Spoken languages.

English Portuguese Spanish

Releases by Date

29 jul 1988, 01 dec 1988, 12 jan 1989, 18 jan 1989, 20 jan 1989, 02 feb 1989, 03 feb 1989, 08 feb 1989, 10 aug 1989, 23 feb 2021, 12 dec 1990, 22 jan 2003, 15 may 2013, 30 jan 2002, releases by country.

  • Theatrical M
  • Theatrical 14
  • Theatrical U
  • Physical VHS
  • Physical DVD
  • Physical Blu-Ray
  • Digital Disney+
  • Theatrical 16
  • Theatrical 15
  • Theatrical T


  • Theatrical 6
  • Theatrical R

104 mins   More at IMDb TMDb Report this page

Popular reviews

Sandy Settle

Review by Sandy Settle ★★½ 26

Story time.

Back when I was single (for context, I've been in a monogamous relationship for nearly 7 years), I worked at a gelateria with an espresso and liquor bar. Eventually I'd come to learn to bartend there myself, a job I got quite good at, though I can't say I ever enjoyed it beyond the actual making of drinks (bartending is actually a very difficult job, specifically for women, on account of the emotional labor one has to perform every night--emotional labor that does not lend itself much to personal relationships). But for awhile, when I was just a barista there, our bartender was a fresh-faced 22-year-old named Alejandro. I can't remember if he actually looked much like Tom…


Review by isaac ★★½ 4

tired: cocktail (1988) is a bad 80s movie about a bartending

wired: cocktail (1988) is a bad movie that unintentionally provides insight into capitalism in the reagan era and heteronormativity in the 80s

inspired: cocktail (1988) is a gay tragedy about two men, one who's lead down a path of self-hatred due to his inability to correctly conform to what capitalist patriarchy expects of him, and the other who learns to assimilate into it because of the outcome of his former lover's inner demons

Patrick Willems

Review by Patrick Willems ★★ 7

This sure does take a turn when Tom Cruise moves to Jamaica


Review by amaya ★ 2

me in the kitchen when i was 13 after mixing half a bottle of cough syrup and apple juice


Review by SARAH🦕 ★★★

cocktails and dreams is the worst name for a bar I’ve ever heard I’m sorry


Review by Charlie ★½ 1

Me : hey I’ll just have a rum and co — Tom : I am the world's last barman poet! I see America drinking the fabulous cocktails I make. America is getting stinking on something I stir or shake. The Sex On The Beach...the Schnapps made from peach! The Velvet Hammer...the Alabama Slammer! I make stuff with juice and froth, the Pink Squirrel...the 3 Toad Sloth. I make drinks so sweet and snazzy, the Iced Tea...the Kamakazi! The Orgasm...the Death Spasm. The Singapore Sling...the Ding a Ling. America your just devoted to every flavor I got, but if you want to get loaded...why don't you just order a shot! Me:  sir! SIR! SIR CAN I PLEASE  JUST HAVE A RUM AND COKE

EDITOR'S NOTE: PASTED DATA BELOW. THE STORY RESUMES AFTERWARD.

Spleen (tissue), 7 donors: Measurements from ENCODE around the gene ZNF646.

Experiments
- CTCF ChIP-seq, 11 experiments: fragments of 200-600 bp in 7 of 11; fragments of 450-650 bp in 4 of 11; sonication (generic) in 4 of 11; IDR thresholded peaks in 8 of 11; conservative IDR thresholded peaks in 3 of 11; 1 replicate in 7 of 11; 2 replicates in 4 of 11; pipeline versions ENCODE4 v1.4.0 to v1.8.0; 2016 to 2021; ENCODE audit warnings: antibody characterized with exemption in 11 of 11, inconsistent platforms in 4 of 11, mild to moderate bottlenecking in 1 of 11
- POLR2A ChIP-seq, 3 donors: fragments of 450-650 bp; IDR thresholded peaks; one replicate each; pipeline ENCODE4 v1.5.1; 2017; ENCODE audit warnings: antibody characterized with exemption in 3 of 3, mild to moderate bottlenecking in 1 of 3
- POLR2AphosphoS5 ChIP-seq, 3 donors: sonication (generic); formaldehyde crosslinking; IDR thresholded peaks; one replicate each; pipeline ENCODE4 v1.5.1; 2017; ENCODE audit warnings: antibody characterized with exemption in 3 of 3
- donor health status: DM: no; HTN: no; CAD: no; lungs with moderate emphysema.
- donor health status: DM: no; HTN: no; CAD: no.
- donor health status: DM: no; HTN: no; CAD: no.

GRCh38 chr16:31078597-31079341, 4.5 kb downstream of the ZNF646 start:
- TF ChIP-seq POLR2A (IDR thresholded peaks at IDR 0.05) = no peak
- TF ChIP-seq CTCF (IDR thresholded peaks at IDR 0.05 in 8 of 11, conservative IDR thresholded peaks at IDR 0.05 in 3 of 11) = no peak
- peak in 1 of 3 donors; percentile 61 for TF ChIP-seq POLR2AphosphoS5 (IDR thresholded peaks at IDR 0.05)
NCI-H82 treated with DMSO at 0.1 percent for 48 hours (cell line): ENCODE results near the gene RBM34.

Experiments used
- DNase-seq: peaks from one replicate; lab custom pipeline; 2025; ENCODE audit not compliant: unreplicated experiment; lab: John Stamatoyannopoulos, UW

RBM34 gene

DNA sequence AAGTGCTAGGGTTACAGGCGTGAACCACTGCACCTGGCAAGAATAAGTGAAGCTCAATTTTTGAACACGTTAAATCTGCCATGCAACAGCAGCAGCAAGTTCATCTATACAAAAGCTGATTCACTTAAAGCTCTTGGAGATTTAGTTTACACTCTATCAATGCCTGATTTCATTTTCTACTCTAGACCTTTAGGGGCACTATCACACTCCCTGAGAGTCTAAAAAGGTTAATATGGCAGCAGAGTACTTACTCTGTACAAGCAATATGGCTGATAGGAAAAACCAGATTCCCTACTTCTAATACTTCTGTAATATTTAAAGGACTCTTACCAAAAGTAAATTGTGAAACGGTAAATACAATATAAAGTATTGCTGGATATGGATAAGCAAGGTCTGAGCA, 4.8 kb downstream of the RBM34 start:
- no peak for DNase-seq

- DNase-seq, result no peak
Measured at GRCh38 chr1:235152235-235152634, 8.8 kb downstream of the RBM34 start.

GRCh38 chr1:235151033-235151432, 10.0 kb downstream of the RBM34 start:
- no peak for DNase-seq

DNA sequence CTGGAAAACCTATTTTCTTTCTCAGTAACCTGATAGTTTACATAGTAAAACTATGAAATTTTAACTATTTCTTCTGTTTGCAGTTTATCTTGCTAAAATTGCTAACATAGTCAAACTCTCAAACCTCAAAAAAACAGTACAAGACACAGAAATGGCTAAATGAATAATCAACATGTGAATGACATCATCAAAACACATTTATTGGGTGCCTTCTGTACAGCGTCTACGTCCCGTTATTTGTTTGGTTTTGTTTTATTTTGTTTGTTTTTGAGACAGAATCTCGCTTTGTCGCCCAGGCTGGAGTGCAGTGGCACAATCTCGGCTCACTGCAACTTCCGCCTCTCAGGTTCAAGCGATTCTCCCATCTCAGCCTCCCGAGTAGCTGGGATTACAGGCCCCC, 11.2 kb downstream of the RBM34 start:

Casey Malone

Review by Casey Malone ★★★½ 3

I have some critiques but I feel like I lost the moral high ground when I spilled two full drinks on myself while watching this.


Review by megs ★★½ 1

i can’t lie, Tom Cruise making cocktails is a very attractive thing to watch


Review by Kat ★★ 11

Im really looking forward to Cocktail 2. I hear Tom Cruise makes a martini while on fire and parachutes down a cliff!


Review by Ruben ★½ 12

Complete and total shit, really funny doe

Josh Lewis

Review by Josh Lewis ★★★ 4

Sorta feels like if all the various cliches and dramatic arcs Cruise spent the 80s honing from Risky Business -> The Color of Money (including the lessons in capitalism via coming-of-age sexual awakening and ego-driven, soundtrack-heavy male rivalry contests) were nonsensically... mixed/shaken together... into a... Anyway, way more fun and successful than I expected as a simple yacht rock hangout movie about a cocky, dancing, grindset bartender-poet, and basically as interminable as advertised when it tries to transition into an earnestly romantic soap opera with narrative decisions so extreme and ridiculous they just became funny. Shouldn't work and arguably doesn't, but pure Cruise star power in this era truly was just a sight to behold so fuck it I'm throwing an extra star on here.


Review by sneh ★★ 2